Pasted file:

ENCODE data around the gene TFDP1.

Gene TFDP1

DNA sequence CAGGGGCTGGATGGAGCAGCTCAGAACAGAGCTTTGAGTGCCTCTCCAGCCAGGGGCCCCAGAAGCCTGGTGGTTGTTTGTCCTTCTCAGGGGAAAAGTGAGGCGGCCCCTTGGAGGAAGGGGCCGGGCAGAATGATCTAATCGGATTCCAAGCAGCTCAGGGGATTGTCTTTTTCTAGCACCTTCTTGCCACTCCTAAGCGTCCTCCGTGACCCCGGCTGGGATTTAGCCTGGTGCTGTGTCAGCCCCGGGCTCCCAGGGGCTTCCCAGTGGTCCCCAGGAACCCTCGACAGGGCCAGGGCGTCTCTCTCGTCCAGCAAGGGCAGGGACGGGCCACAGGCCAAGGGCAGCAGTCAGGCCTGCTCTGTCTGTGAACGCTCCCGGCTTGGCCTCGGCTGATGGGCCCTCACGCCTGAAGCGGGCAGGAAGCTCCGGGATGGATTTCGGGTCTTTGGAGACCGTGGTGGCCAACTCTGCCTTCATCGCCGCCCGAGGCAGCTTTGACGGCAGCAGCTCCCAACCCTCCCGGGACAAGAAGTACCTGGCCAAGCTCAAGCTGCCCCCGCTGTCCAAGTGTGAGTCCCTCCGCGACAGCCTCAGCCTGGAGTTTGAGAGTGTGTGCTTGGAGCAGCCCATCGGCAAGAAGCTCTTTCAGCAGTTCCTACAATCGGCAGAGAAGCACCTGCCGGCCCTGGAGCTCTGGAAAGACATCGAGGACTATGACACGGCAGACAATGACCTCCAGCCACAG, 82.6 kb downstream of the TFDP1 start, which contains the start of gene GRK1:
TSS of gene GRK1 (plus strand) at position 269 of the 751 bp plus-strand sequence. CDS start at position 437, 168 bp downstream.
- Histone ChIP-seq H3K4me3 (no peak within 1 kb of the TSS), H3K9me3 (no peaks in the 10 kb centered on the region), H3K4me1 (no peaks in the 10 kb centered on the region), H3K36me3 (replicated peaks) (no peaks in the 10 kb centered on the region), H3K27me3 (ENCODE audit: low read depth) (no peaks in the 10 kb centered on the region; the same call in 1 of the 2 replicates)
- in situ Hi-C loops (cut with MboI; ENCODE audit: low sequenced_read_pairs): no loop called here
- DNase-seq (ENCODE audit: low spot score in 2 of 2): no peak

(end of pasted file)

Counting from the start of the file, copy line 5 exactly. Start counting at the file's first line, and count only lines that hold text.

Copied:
- Histone ChIP-seq H3K4me3 (no peak within 1 kb of the TSS), H3K9me3 (no peaks in the 10 kb centered on the region), H3K4me1 (no peaks in the 10 kb centered on the region), H3K36me3 (replicated peaks) (no peaks in the 10 kb centered on the region), H3K27me3 (ENCODE audit: low read depth) (no peaks in the 10 kb centered on the region; the same call in 1 of the 2 replicates)